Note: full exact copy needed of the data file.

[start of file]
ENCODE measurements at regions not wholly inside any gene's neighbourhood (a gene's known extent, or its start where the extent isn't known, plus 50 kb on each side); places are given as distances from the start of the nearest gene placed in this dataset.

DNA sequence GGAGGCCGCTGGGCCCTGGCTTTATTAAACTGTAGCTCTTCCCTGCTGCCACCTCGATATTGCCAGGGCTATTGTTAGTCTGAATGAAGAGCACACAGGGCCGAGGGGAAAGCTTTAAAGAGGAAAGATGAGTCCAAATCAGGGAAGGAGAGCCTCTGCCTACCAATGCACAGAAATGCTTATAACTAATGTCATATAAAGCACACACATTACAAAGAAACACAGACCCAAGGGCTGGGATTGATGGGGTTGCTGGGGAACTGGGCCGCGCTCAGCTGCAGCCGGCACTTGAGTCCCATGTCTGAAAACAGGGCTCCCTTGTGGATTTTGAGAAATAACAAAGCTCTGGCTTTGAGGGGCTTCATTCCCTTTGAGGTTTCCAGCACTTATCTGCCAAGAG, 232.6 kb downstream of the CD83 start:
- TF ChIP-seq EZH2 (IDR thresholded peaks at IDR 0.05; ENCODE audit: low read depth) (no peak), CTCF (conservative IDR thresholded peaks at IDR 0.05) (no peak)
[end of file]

ENCODE measurements at regions not wholly inside any gene's neighbourhood (a gene's known extent, or its start where the extent isn't known, plus 50 kb on each side); places are given as distances from the start of the nearest gene placed in this dataset.

DNA sequence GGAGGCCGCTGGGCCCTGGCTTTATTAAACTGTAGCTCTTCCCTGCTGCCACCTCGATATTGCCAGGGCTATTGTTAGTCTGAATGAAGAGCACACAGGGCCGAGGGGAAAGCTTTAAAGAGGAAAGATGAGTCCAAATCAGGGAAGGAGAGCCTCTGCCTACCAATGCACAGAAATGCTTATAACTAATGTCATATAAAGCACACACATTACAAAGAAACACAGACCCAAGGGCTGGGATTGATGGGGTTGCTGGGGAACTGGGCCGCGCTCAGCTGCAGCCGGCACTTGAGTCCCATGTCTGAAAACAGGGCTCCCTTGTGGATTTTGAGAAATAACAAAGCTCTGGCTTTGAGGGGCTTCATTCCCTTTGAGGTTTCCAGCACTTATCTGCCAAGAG, 232.6 kb downstream of the CD83 start:
- TF ChIP-seq EZH2 (IDR thresholded peaks at IDR 0.05; ENCODE audit: low read depth) (no peak), CTCF (conservative IDR thresholded peaks at IDR 0.05) (no peak)